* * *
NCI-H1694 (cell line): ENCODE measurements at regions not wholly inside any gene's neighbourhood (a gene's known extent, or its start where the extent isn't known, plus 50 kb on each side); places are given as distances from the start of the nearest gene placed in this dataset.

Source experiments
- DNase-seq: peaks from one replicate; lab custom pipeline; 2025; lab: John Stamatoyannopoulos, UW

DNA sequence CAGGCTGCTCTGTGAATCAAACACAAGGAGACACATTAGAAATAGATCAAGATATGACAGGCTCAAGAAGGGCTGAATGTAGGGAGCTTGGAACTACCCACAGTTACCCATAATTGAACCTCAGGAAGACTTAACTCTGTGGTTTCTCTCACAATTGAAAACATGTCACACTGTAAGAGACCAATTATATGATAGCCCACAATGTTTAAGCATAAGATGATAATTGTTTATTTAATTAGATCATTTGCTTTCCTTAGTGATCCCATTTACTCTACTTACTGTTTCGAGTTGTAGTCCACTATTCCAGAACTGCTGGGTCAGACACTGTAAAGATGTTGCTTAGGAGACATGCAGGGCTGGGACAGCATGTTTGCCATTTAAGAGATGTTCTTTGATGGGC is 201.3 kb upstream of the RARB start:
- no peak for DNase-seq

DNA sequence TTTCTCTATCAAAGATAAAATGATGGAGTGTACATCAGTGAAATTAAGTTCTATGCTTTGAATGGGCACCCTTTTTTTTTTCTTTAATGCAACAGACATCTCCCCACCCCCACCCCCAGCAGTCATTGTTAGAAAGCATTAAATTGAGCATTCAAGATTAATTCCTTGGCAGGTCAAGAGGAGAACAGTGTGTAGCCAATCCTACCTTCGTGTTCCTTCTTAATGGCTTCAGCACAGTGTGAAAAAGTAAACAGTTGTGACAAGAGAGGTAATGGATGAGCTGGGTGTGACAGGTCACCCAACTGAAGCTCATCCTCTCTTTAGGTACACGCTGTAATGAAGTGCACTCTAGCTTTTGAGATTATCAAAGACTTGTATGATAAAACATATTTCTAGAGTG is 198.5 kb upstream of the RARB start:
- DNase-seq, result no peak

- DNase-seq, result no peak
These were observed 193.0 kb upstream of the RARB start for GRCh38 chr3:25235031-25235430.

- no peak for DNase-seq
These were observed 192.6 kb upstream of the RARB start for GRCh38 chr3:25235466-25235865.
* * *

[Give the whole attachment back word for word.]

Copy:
NCI-H1694 (cell line): ENCODE measurements at regions not wholly inside any gene's neighbourhood (a gene's known extent, or its start where the extent isn't known, plus 50 kb on each side); places are given as distances from the start of the nearest gene placed in this dataset.

Source experiments
- DNase-seq: peaks from one replicate; lab custom pipeline; 2025; lab: John Stamatoyannopoulos, UW

DNA sequence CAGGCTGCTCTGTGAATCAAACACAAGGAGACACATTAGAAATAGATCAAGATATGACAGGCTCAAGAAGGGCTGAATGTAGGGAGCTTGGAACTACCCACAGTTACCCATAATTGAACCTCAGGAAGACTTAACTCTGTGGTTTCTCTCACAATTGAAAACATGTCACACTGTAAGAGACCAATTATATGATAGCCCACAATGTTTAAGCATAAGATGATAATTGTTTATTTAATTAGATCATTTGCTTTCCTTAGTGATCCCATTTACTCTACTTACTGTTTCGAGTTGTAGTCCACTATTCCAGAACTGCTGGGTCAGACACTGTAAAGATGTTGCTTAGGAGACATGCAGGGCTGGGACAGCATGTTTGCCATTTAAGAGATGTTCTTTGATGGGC is 201.3 kb upstream of the RARB start:
- no peak for DNase-seq

DNA sequence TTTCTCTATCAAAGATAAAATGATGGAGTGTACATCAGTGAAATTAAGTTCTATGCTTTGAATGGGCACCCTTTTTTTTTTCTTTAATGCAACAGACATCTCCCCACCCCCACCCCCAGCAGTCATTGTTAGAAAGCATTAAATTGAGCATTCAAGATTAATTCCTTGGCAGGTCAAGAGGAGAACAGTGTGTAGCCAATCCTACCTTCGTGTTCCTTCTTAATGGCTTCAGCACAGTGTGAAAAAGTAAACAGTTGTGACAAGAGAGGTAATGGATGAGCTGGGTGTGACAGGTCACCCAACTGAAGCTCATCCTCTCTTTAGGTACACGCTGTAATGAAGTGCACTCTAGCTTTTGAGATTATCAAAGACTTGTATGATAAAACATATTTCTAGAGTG is 198.5 kb upstream of the RARB start:
- DNase-seq, result no peak

- DNase-seq, result no peak
These were observed 193.0 kb upstream of the RARB start for GRCh38 chr3:25235031-25235430.

- no peak for DNase-seq
These were observed 192.6 kb upstream of the RARB start for GRCh38 chr3:25235466-25235865.